Artimosha - 1 month ago 13

C++ Question

`acos(double)`

`printf("%.30g\n", double(acosl(0.49990774364240564)));`

printf("%.30g\n", acos(0.49990774364240564));

on x64:

`1.0473040763868076`

on x32:

`1.0473040763868078`

on linux4.4 x32 and x64 with sse enabled:

`1.0473040763868078`

is there a way to make VSx64

`acos()`

`1.0473040763868078`

Answer Source

**TL:DR: this is normal and you can't reasonably change it.**

The 32-bit library may be using 80-bit FP values in x87 registers for its temporaries, avoiding rounding off to 64-bit `double`

after every operation. (Unless there's a whole separate library, compiling your own code to use SSE doesn't change what's inside the library, or even the calling convention for passing data to the library. But since 32-bit passes `double`

and `float`

in memory on the stack, a library is free to load it with SSE2 or with x87. Still, you don't get the performance advantage of passing FP values in xmm registers unless it's impossible for non-SSE code to use the library.)

It's also possible that they're different simply because they use a different order of operations, producing different temporaries along the way. That's less plausible, unless they're separately hand-written in asm. If they're built from the same C source (without "unsafe" FP optimizations), then the compiler isn't allowed to reorder things, because of this non-associative behaviour of FP math.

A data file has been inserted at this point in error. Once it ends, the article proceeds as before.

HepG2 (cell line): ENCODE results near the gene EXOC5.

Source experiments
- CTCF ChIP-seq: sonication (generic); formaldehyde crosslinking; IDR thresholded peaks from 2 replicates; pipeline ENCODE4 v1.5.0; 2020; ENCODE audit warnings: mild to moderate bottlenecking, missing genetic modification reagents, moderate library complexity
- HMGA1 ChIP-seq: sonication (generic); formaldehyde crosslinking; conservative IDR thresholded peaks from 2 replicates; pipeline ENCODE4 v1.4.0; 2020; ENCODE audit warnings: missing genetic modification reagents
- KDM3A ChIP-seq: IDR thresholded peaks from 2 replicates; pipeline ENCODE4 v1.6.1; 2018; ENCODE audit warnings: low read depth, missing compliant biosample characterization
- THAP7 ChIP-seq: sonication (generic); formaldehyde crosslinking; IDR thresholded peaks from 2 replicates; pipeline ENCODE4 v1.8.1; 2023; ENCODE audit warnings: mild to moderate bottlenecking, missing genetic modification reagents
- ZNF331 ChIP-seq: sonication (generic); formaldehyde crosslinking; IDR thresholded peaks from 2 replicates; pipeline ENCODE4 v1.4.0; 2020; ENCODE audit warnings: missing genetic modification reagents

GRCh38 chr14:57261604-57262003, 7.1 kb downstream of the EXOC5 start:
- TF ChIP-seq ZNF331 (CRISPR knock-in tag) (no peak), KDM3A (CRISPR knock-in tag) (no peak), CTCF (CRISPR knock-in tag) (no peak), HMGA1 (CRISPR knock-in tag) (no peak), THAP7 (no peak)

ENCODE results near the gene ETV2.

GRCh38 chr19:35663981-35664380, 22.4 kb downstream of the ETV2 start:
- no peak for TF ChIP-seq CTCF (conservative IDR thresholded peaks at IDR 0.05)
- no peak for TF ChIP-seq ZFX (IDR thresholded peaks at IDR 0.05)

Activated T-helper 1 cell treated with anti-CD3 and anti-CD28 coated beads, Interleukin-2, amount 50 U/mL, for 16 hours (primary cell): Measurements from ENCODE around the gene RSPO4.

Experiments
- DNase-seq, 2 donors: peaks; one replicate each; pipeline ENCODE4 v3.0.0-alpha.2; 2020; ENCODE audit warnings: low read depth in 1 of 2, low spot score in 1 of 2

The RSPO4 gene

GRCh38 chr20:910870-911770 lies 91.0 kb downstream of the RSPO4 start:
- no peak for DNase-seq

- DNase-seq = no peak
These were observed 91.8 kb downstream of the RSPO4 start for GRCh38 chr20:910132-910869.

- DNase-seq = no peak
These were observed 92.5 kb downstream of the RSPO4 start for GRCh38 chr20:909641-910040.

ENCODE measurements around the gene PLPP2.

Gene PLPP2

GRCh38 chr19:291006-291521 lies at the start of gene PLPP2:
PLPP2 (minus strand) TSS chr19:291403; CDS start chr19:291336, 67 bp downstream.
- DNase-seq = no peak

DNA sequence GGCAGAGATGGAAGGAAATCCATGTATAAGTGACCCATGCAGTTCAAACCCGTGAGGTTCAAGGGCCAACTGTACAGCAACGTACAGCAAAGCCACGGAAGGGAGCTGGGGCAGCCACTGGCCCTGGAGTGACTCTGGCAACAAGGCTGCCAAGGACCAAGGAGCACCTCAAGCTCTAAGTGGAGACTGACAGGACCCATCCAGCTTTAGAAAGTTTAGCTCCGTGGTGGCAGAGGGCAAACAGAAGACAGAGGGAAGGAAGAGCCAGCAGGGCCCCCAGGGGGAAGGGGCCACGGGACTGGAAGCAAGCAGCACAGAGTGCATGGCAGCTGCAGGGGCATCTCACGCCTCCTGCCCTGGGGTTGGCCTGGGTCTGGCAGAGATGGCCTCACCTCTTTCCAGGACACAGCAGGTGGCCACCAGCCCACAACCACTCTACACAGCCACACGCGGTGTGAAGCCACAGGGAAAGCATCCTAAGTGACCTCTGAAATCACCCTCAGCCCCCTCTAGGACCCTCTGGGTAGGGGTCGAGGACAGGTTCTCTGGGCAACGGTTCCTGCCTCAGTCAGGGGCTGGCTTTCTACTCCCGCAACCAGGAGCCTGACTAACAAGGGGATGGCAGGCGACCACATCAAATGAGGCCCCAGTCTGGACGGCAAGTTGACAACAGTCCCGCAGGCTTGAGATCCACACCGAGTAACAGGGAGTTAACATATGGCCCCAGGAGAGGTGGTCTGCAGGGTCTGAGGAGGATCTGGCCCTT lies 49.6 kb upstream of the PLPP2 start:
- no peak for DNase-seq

glibc's libm (used on Linux) typically favours precision over speed, so its giving you the correctly-rounded result out to the last bit of the mantissa for both 32 and 64-bit. The IEEE FP standard only requires the basic operations (+ - * / FMA and FP remainder) to be "correctly rounded" out to the last bit of the mantissa. (i.e. rounding error of at most 0.5 ulp). (The exact result, according to `calc`

, is `1.047304076386807714...`

. Keep in mind that `double`

(on x86 with normal compilers) is IEEE754 binary64, so internally the mantissa and exponent are in base2. If you print enough extra decimal digits, though, you can tell that `...7714`

should round up to `...78`

, although really you should print more digits in case they're not zero beyond that. I'm just assuming it's `...78000`

.)

**So Microsoft's 64-bit library implementation produces 1.0473040763868076 and there's pretty much nothing you can do about it, other than not use it**. (e.g. find your own

`acos()`

implementation and use it.) But FP determinism is `acos()`

.You might be able to get the 32-bit library version to produce the same value as the 64-bit version, if it uses x87 and changing the x87 precision setting affects it. But the other way around is not possible: SSE2 has separate instructions for 64-bit `double`

and 32-bit `float`

, and always rounds after every instruction, so you can't change any setting that will increase precision result. (You could change the SSE rounding mode, and that will change the result, but not in a good way!)

See also:

Intermediate Floating-Point Precision and the rest of Bruce Dawson's

**excellent**series of articles about floating point. (table of contents.The linked article describes how some versions of VC++'s CRT runtime startup set the x87 FP register precision to 53-bit mantissa instead of 80-bit full precision. Also that D3D9 will set it to 24, so even

`double`

only has the precision of`float`

if done with x87.- https://en.wikipedia.org/wiki/Rounding#Table-maker.27s_dilemma
- What Every Computer Scientist Should Know About Floating-Point Arithmetic